At the Keys

Eyes closed, fingers on the board, Letting what is around me and inside me come through me. Warm house. Sleeping son. Sleeping partner. Dog sits on the rug by the fire. Dryer turning, offering its warm sound. Inside: also a pearl. Not sure from where; why I found it today. Why now but not always? What is covering it when I feel a void instead? I remember reading how Eckhart Tolle just sat on a park bench one day, spending the entire time watching the people pass in front of him and the leaves shimmer in the wind, and how he just smiled, suddenly aware of life’s bounty. He said he stayed there all day and was never the same after.

And so my eyes are still closed now, because somehow I worry that if I open them the pearl will go away. I’ll look at what I’ve written, critique it, erase it, doubt it, and then the long line of anxierty that stretches toward uncertain futures will light up, and the thick roots of regret and pain that go into the past will surge again. No, I want to compose from this open place, where more truth than I can edit in or out resides.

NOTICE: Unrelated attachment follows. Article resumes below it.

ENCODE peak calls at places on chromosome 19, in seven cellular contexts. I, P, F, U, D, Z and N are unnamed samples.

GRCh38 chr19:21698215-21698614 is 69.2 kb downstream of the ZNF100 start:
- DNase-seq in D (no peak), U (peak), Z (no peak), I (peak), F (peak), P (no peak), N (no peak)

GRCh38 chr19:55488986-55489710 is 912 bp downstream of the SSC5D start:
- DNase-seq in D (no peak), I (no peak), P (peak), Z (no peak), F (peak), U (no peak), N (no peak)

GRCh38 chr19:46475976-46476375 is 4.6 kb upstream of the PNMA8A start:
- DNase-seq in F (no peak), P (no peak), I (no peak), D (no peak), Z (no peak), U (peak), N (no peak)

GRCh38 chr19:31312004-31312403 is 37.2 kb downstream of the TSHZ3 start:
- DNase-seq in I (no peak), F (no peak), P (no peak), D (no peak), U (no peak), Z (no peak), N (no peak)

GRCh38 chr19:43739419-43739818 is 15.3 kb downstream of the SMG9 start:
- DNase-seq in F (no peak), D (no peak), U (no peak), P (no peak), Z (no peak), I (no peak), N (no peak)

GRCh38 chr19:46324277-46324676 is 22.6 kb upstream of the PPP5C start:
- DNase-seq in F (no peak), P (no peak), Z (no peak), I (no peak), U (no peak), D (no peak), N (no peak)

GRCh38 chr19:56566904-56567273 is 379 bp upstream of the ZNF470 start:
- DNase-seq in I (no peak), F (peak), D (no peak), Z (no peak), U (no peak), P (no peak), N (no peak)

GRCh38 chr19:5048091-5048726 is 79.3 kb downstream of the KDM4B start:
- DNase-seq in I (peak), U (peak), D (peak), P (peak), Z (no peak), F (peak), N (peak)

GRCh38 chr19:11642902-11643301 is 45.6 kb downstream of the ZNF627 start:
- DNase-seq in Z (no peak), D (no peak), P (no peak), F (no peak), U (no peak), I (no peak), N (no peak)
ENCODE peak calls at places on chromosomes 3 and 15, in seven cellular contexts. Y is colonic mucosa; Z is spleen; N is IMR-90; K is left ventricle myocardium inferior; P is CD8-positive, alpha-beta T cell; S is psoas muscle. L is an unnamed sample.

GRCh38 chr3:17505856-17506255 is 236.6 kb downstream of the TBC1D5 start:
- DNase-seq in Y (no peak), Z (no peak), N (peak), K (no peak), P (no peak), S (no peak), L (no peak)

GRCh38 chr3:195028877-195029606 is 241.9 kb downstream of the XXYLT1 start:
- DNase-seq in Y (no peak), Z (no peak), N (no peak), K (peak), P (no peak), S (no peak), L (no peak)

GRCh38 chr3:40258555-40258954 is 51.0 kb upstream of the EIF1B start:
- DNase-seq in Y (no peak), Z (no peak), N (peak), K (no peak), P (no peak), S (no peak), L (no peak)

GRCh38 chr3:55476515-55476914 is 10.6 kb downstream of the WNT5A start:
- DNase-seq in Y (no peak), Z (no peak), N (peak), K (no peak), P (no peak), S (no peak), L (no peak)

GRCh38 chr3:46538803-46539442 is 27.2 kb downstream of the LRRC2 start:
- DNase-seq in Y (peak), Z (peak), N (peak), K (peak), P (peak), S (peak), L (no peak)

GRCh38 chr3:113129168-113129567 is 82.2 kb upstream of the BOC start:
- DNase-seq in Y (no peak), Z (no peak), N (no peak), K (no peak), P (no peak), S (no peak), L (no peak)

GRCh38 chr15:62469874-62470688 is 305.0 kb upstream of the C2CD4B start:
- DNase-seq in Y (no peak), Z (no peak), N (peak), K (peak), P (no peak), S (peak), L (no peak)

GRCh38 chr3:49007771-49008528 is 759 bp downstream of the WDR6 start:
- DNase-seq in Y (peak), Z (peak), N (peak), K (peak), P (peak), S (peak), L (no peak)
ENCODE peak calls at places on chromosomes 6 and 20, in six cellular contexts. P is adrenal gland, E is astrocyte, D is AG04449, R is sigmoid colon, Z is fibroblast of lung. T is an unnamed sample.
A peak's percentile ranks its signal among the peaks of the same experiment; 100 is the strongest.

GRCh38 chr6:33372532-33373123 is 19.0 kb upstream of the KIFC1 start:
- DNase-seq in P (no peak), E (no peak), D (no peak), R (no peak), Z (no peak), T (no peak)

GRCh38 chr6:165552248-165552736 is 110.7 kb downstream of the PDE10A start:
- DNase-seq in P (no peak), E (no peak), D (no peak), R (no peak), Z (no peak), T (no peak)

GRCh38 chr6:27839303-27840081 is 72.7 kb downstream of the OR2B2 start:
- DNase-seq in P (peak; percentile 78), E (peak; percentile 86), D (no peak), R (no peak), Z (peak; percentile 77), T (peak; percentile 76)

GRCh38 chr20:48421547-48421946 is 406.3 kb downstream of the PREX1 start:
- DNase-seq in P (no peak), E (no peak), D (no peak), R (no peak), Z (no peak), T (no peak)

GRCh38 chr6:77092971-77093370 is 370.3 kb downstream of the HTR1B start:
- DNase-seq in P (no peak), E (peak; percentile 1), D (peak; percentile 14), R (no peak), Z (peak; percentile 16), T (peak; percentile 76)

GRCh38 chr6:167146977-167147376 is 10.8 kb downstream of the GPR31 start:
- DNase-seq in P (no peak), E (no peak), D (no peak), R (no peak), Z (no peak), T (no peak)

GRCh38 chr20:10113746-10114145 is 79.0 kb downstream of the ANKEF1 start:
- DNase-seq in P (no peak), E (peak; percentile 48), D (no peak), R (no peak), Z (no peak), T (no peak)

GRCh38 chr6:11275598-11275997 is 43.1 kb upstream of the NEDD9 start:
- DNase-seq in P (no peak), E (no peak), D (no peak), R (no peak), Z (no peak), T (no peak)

What is it that I did today that brought me this gift? Nothing unusual. Perhaps just a bit more patience, a bit more restraint, a bit more kindness than was necessary. I apologized to someone today for saying something cold and mean. I listened to my son’s complaint instead of dictating it away. I kissed a dog. I wrote a friend and told her I needed her help. I sat down here, even though I didn’t know what I was going to say and believed I’d find something waiting to come out. I believed in my mind, and in my fingers, and in my knowledge of these imperfect vessels called words. I believed I could keep the barking voice … no, now I want to open my eyes to erase that, but I won’t.

I remember that on the first day of ninth grade, I learned that an eleventh grader had killed himself the day before. The whole school was shocked, and for first period I had an English class with a funny, charming man named Mr. Vedro. He told us to pull out ten sheets of paper, a pen, and to just write. To not hold back. And I filled those pages with my confusion, not caring about traditions or arcs or lessons. I wrote the pain. It was not pretty. But I still have those pages in a box under my bed called “memorabilia.”